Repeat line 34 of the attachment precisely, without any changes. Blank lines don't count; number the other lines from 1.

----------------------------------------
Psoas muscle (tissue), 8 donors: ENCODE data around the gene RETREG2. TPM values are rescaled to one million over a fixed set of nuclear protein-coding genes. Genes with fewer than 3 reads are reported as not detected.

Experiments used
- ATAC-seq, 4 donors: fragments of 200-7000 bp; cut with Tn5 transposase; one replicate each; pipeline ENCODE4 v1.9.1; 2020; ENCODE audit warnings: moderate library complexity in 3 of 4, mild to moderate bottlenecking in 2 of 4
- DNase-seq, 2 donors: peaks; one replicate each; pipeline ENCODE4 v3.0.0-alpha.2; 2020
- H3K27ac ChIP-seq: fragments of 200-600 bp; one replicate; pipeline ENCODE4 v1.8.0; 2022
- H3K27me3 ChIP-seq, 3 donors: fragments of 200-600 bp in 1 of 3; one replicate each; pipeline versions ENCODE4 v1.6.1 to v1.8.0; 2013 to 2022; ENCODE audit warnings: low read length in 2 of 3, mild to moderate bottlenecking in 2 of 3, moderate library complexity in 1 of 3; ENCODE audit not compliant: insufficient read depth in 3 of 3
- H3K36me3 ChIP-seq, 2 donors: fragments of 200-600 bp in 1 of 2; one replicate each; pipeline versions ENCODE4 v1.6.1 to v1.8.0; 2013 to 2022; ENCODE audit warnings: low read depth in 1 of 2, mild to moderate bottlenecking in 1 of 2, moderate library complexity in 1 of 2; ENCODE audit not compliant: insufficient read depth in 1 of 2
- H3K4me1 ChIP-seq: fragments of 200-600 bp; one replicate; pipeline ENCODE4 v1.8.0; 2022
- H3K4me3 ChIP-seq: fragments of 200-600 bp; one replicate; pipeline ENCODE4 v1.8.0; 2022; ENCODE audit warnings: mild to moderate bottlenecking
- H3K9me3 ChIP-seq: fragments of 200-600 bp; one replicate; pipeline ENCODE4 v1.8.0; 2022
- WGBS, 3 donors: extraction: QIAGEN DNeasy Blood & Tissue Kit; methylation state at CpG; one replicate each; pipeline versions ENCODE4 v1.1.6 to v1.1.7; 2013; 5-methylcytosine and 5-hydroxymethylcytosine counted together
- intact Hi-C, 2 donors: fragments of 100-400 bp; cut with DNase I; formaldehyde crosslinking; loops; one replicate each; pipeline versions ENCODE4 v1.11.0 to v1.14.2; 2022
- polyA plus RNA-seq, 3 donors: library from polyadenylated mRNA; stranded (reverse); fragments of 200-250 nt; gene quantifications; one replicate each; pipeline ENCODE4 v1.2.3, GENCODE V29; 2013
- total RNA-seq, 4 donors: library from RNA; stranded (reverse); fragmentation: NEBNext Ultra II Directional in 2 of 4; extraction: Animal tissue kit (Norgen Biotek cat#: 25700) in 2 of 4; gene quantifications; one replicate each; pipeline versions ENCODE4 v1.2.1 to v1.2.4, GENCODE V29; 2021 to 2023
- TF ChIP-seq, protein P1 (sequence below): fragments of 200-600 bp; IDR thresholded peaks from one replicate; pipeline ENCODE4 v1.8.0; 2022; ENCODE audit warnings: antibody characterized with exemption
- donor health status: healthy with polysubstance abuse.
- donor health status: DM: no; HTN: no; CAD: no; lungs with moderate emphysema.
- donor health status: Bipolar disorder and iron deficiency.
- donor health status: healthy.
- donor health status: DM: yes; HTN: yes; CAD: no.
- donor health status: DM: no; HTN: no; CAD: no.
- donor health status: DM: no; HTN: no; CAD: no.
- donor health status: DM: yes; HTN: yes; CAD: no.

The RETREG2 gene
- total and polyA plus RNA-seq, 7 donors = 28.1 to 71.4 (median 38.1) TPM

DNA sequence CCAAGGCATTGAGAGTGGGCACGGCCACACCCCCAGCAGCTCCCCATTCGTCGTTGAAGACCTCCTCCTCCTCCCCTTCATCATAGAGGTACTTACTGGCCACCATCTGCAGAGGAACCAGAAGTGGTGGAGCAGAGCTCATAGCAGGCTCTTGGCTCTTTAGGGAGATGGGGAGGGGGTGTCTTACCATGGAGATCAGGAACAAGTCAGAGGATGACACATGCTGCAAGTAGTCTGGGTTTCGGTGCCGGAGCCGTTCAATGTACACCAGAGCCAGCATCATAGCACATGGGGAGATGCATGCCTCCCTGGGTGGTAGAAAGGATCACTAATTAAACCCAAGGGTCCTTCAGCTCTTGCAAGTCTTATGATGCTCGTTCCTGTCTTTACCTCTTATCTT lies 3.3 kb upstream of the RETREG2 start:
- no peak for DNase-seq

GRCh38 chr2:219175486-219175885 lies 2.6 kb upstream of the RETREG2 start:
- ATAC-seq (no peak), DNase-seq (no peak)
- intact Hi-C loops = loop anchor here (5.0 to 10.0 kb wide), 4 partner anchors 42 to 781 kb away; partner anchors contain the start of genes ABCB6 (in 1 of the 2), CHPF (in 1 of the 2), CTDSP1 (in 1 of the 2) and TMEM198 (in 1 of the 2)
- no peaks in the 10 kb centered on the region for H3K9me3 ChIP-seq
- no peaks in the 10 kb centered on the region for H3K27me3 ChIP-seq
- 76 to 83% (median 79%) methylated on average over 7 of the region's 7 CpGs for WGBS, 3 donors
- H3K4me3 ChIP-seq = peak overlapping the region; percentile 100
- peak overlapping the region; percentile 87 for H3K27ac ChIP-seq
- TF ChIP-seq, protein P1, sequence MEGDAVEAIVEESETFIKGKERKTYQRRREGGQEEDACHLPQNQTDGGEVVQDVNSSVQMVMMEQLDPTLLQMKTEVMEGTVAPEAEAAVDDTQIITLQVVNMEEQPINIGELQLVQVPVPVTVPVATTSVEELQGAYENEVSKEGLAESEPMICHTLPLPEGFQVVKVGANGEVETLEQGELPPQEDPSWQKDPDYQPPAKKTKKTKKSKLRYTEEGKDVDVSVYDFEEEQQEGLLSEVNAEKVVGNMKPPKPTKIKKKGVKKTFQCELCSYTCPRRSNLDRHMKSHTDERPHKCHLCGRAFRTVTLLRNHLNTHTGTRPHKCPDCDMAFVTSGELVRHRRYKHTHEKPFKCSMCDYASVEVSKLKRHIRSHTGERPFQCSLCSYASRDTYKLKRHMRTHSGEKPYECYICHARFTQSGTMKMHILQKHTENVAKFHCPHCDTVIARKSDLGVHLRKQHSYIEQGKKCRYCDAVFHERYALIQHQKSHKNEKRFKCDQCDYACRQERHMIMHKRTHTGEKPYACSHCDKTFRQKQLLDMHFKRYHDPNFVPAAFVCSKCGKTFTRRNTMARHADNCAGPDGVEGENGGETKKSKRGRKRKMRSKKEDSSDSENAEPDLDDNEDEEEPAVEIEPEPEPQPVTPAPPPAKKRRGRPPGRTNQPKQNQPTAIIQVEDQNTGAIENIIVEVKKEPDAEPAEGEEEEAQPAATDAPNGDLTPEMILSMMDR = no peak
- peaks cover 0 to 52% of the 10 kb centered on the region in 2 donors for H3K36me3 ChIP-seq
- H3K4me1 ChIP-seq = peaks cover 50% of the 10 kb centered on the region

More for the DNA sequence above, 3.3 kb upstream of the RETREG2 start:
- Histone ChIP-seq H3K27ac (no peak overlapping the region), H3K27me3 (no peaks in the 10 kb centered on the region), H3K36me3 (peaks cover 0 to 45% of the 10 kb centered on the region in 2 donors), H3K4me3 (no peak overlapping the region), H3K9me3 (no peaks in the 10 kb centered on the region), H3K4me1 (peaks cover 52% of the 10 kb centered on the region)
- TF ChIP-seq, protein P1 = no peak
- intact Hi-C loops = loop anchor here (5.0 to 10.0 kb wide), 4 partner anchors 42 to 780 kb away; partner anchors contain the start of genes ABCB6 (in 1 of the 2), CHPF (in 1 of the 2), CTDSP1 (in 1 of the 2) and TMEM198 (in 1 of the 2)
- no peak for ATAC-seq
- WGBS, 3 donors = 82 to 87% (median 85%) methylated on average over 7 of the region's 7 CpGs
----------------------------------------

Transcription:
- H3K4me3 ChIP-seq = peak overlapping the region; percentile 100